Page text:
National Coordinator, Center for Peace and Environmental Justice, CEPEJ, Comrade Sheriff Mulade, has charged the Delta State government on the need to follow written and acceptable environmental best practices in preserving the environment and ecosystem from further degradation resulting from crude oil theft, pipeline vandalism and oil exploration in the state.
The renowned environmentalist, who is also the Ibe-Sorimowei of Gbaramatu Kingdom in Warri South-West Local Government Area, while speaking with newsmen on Friday, March 4, 2022, in Warri emphasized the importance of environmental best practices following the second reading of a bill by the Delta State House of Assembly for the forfeiture of properties confiscated from crude oil theft in the state.
Mulade noted that while it is appropriate and acceptable to confiscate and destroy materials used by crude oil theft vendors and the defiling laws are carried out to offenders, the methods employed by those in authority in the process of identifying and implementing such actions should follow laid down principles and directives of environmental best practices to avoid further degradation of the environment.
Speaking of procedures, he said proper environmental impact assessment by environmental experts with prerequisite knowledge and qualifications need to be carried out to ascertain the best procedures to employ in location identification, method of operations, the specific type of items or materials used for operations, and other principles used by offenders.
Mulade emphasized the importance of following such practical guidelines adding that such procedures are essential in avoiding further degradation of the environment.
Speaking on the use of explosives, spilling of crude oil and burning of confiscated materials by offenders, the environmental expert said it will be totally unfair to the environment and the ecosystem on the part of any individual to explore such methods in this generation when there are more comprehensive and biochemical methods to address such, adding that spilling of seized crude oil on the water, as well as burning of related materials used by offenders within the locations will only further degrade the environment and ecosystem.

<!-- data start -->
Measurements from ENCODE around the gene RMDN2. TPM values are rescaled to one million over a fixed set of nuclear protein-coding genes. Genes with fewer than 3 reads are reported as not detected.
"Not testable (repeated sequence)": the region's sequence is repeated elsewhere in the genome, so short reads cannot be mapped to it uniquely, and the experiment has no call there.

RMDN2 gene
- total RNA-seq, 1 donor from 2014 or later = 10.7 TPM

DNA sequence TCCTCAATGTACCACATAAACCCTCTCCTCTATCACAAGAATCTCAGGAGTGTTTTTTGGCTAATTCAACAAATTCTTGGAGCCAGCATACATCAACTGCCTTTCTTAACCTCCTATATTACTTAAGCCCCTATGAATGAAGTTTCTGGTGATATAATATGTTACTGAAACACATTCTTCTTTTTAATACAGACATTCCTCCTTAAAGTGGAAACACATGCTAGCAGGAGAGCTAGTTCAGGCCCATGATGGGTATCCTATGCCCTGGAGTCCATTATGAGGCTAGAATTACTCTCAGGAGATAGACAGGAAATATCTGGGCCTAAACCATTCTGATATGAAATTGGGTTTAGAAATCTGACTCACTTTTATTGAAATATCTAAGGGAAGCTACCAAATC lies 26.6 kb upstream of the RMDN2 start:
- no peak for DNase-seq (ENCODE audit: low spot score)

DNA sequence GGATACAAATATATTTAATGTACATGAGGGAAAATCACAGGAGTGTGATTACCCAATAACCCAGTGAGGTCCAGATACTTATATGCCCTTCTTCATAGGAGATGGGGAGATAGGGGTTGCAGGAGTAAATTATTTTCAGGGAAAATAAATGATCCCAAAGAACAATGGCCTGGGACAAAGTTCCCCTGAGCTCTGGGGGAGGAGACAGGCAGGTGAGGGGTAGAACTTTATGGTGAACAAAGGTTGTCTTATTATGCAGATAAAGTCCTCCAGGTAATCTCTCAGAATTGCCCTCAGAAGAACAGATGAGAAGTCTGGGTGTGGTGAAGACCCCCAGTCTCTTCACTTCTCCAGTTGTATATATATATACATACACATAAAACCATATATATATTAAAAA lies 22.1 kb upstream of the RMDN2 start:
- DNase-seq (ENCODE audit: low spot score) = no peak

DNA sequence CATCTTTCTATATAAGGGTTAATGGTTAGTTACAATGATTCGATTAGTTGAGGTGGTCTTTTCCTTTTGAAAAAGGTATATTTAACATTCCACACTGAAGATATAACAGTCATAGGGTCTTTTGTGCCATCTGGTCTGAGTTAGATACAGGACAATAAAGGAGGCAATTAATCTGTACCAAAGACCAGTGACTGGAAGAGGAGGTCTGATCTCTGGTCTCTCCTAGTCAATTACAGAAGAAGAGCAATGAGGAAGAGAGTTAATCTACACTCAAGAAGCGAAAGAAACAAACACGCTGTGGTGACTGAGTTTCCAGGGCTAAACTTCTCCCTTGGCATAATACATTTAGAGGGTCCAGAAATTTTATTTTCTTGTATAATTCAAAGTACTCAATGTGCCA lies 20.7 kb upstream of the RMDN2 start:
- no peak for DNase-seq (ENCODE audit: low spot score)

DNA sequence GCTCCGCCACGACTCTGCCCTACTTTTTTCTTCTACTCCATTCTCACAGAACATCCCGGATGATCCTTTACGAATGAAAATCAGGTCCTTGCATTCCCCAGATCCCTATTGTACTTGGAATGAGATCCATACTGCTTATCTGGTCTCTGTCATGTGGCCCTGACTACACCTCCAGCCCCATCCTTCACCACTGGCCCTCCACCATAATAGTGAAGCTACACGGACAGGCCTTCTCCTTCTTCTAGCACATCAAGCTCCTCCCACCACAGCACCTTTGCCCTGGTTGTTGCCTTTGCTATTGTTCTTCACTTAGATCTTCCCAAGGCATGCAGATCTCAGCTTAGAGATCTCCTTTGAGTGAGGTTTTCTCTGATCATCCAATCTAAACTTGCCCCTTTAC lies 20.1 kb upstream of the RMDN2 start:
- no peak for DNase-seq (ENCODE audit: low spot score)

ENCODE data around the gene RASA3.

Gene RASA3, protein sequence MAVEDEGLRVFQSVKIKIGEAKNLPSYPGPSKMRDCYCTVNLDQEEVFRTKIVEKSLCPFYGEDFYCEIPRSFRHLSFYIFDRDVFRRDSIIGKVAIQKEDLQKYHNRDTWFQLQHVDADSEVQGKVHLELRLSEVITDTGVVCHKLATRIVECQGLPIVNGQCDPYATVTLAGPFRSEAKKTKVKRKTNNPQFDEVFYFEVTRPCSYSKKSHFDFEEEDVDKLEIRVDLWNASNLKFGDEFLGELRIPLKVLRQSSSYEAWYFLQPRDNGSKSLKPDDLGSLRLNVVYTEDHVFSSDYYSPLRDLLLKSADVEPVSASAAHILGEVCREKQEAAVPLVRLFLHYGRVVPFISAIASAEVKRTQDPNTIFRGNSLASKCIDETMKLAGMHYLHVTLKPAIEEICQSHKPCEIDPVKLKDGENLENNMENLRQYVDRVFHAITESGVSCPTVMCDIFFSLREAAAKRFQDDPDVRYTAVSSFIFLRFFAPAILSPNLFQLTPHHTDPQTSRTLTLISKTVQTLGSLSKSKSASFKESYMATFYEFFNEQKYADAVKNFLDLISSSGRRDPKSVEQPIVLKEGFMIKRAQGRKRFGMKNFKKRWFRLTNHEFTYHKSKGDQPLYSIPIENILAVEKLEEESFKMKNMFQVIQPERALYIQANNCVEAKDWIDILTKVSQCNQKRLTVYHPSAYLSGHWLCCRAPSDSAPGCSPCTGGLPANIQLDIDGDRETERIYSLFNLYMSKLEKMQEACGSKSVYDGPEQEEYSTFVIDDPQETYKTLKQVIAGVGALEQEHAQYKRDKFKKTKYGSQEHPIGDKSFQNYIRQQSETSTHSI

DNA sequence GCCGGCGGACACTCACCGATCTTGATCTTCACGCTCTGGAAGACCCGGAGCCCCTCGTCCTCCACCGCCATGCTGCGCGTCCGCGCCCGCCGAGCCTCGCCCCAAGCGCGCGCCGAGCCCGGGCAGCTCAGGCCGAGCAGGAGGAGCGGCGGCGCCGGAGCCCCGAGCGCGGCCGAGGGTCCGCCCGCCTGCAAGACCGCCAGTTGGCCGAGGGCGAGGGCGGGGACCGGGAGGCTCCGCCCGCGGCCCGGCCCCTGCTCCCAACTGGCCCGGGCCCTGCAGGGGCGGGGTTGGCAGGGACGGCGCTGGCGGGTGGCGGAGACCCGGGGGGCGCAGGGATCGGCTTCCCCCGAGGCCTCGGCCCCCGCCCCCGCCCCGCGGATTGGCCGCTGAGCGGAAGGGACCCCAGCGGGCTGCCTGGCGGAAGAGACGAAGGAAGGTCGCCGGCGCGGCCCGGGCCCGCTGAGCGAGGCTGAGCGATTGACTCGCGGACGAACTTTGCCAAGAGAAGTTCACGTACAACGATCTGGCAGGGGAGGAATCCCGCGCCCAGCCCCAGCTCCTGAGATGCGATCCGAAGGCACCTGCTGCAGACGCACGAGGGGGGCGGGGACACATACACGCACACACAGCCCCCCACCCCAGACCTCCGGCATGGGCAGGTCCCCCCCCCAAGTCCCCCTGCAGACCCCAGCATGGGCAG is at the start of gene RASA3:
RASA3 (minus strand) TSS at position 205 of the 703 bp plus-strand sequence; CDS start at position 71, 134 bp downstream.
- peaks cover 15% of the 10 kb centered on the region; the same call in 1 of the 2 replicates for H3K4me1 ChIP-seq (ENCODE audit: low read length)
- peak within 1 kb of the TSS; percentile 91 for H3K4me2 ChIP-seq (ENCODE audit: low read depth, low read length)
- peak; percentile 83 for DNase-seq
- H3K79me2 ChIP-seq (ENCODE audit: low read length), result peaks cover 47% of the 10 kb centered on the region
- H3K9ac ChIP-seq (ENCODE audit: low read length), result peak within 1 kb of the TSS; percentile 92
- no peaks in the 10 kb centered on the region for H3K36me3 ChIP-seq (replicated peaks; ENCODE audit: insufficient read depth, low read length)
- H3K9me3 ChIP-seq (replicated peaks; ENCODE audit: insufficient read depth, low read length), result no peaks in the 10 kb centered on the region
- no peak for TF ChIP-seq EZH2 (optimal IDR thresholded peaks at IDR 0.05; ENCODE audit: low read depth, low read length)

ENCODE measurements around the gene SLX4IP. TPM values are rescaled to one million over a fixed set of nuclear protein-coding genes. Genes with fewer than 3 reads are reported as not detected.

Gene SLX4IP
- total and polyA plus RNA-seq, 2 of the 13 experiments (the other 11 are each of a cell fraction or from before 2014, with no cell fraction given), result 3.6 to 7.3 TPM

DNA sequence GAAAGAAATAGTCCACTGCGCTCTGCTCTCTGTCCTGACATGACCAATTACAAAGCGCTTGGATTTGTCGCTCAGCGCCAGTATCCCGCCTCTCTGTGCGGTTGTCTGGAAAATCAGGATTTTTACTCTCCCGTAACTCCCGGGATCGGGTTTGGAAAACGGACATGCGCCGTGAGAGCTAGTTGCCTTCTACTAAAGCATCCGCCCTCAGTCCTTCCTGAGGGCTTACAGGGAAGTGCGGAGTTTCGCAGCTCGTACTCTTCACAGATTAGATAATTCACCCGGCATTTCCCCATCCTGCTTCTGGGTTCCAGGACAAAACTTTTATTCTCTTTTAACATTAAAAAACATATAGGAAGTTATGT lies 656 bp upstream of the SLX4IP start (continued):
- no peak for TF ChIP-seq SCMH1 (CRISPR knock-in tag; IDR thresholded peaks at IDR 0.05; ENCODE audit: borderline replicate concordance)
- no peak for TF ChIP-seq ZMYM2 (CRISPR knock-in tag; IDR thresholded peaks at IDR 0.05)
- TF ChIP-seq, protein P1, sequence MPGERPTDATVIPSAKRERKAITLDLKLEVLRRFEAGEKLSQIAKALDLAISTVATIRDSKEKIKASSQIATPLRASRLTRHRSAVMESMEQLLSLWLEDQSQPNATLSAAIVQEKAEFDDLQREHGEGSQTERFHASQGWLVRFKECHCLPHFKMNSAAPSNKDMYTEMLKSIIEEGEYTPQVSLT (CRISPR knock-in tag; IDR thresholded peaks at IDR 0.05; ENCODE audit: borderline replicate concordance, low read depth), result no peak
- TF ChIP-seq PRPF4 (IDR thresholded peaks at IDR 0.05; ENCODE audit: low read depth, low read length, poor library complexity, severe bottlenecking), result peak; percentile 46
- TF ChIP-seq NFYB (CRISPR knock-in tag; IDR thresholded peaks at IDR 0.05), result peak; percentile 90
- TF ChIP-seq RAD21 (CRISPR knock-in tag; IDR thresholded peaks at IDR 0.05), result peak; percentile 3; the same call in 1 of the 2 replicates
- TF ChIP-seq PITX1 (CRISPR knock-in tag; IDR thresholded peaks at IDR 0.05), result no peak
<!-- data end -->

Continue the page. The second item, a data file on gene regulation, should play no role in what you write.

He also said that such acts are mundane and are environmental unfriendly as they tend to further degrade the environment which over time has resulted in untold health challenges, destruction of properties, cause poverty and death to individuals, primates, aquatic organisms and others living within the identified locations.
While commending the Delta State government for initiating the bill for a quick passage, he, however, charged the state executive and lawmakers not to use the bill as a witch-hunt to individuals engaging in legal businesses within the identified areas but to be prudent and encompassing in implementation of proceedings as it relates to improving the environment and to preserve the economic stay of the state and federal government.
On complementary laws on oil theft, pipeline vandalism and oil spillage in Nigeria, Mulade said that the Delta State bill will further strengthen earlier Acts enacted by the federal government against oil pipeline vandalism, noting that penalties for those who go against the law are clearly spelt out by the federal government and the intended bill by Delta State, hence Deltans should embrace the initiative.
Mulade pointed out that if a law is passed on the aforementioned and the procedures are followed, oil bunkering will be made unattractive in the state, and owners of properties used for illegal storage of crude oil will have a rethink, which will lead to the restoration and preservation of our environment.
He further charged all stakeholders to follow proceedings as he commended the state assembly and Delta State governor for a well-thought-out bill to improve and restore the environment of the state.
Recall that Governor Ifeanyi Okowa had in December 2021, forwarded for legislative backing the bill titled “A Bill for a Law for the Delta State Forfeiture Law and other Matters Connected Therewith’.
The executive bill scaled second reading after a robust debate on its merits by lawmakers at plenary presided over by the Speaker of the Delta State House of Assembly, Rt Hon. Sheriff Oborevwori, on Thursday, February 24, 2022.
After an extensive debate on the merits of the bill, which described crude oil theft as one of the many ills of contemporary times in the Niger Delta, members considered it imperative as it will help in addressing the evils inherent in oil pipeline sabotage including insecurity, environmental pollution, loss of lives and properties as well as the decline in the state and national revenues among others.
The bill was referred to the House Committee on Oil and Gas for further scrutiny.